"You want to play at being adventurers," he hollers at Carl after the deed's done. "This is it."
It's a tragic death, but it only foreshadows another killing, one that's given even more attention by the filmmakers—and therefore more attention here, in my conclusion.
Crude or Profane Language
The f-word surfaces more than 30 times, the s-word at least 25. There are several exclamations of "a‑‑," "h‑‑‑," "p‑‑‑ed" and the British profanity "bloody." Characters misuse God's name (pairing it with "d‑‑n" at least three times) and abuse Jesus' name another dozen.
Drug and Alcohol Content
Frank and Josh share a bottle of booze, brought down to celebrate the team's cave exploration achievements. A cold Victoria says she wishes she could have brandy. Someone smokes around a bevy of oxygen tanks. Morphine is mentioned, as are more recreational drugs.
Other Negative Elements
Frank and Josh have a rocky relationship in the beginning, filled with lots of yelling and swearing and mutual disrespect—Josh at one point accusing his dad of murder. Someone steals the last of the re-breathers, essentially leaving other explorers to die.
For thousands of years, cultures around the world have associated death and the afterlife—often the worst sort of afterlife—with caves and the Underworld. The Maya tell of the underground realm of Xibalba, or "place of fear." Superheroes from ancient Greece and Rome were constantly traipsing down to Hades to be tested and tried. Dante's Inferno places hell as an underground realm far from the warmth, light and love of God.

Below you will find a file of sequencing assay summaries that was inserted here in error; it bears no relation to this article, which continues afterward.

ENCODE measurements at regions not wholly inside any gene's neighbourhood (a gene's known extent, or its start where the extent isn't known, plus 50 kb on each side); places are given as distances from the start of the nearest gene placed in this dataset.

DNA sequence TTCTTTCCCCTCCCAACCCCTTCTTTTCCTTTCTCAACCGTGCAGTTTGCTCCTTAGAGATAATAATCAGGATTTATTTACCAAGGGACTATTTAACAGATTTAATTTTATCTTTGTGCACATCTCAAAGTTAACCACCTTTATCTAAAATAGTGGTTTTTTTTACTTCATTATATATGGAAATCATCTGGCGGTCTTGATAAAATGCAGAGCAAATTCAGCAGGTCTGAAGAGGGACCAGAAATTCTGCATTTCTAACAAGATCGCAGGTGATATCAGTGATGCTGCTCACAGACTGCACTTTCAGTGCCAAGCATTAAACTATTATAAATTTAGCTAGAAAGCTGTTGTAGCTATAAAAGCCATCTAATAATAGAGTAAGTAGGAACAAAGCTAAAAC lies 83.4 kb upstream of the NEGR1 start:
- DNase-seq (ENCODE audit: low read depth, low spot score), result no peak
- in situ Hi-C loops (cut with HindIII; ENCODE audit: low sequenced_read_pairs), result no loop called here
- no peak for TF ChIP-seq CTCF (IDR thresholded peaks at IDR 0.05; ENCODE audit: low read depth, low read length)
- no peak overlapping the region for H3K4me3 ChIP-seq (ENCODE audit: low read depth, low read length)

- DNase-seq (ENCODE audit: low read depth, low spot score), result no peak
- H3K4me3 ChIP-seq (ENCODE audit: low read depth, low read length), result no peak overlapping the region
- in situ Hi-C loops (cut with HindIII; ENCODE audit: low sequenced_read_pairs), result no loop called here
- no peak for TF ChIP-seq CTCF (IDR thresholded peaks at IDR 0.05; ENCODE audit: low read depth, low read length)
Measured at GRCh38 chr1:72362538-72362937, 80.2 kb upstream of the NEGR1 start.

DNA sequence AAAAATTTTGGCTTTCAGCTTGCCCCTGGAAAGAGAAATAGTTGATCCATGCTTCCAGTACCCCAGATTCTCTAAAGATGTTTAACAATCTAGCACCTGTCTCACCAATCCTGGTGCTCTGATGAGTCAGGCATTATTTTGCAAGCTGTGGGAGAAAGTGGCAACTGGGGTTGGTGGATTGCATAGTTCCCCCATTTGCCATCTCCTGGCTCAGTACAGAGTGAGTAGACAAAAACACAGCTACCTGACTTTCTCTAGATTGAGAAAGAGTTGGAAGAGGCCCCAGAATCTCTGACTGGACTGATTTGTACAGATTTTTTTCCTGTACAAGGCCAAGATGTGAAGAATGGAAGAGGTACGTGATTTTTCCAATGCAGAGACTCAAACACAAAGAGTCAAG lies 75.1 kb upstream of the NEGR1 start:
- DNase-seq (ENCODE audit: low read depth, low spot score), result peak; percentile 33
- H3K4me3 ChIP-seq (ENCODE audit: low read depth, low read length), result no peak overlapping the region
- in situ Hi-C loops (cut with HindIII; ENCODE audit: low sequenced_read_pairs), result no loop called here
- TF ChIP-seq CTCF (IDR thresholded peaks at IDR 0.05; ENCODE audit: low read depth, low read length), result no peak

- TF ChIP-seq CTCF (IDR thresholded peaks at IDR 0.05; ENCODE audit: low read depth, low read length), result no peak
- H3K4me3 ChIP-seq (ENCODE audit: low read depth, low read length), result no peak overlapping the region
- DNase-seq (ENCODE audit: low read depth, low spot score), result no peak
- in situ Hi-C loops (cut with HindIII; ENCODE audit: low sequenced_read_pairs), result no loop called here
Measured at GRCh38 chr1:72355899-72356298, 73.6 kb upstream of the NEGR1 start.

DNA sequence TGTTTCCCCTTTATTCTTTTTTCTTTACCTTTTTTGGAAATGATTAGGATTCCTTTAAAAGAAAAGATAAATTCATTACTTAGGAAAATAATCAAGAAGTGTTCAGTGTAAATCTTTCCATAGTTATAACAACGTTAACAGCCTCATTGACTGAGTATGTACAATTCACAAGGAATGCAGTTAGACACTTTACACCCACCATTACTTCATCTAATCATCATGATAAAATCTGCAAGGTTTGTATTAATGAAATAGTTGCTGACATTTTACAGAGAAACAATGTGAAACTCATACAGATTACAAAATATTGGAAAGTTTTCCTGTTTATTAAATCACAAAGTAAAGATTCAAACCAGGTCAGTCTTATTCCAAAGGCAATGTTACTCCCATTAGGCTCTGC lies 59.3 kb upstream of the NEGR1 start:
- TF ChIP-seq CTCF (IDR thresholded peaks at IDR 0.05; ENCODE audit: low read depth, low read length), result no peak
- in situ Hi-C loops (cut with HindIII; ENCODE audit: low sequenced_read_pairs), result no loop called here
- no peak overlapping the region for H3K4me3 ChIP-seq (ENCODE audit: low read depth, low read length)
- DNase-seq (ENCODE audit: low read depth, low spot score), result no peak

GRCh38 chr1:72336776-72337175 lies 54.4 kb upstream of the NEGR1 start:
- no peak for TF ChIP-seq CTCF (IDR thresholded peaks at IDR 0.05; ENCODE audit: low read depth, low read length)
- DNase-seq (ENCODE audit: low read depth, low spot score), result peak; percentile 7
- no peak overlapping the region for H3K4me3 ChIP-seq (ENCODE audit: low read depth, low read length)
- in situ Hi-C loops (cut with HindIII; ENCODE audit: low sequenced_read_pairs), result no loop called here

The caverns of Sanctum feel much the same. Dark. Cold. Forsaken. A land of fear and insanity, pain and death.
When Carl and Josh fly above the cave mouth in a helicopter, Carl says, "If we go down here, even God won't know where we are." Later, Frank thunders, "There's no God down here. This place doesn't give a rat's a‑‑ about you, or me, or any of us. We're particles of dust down here."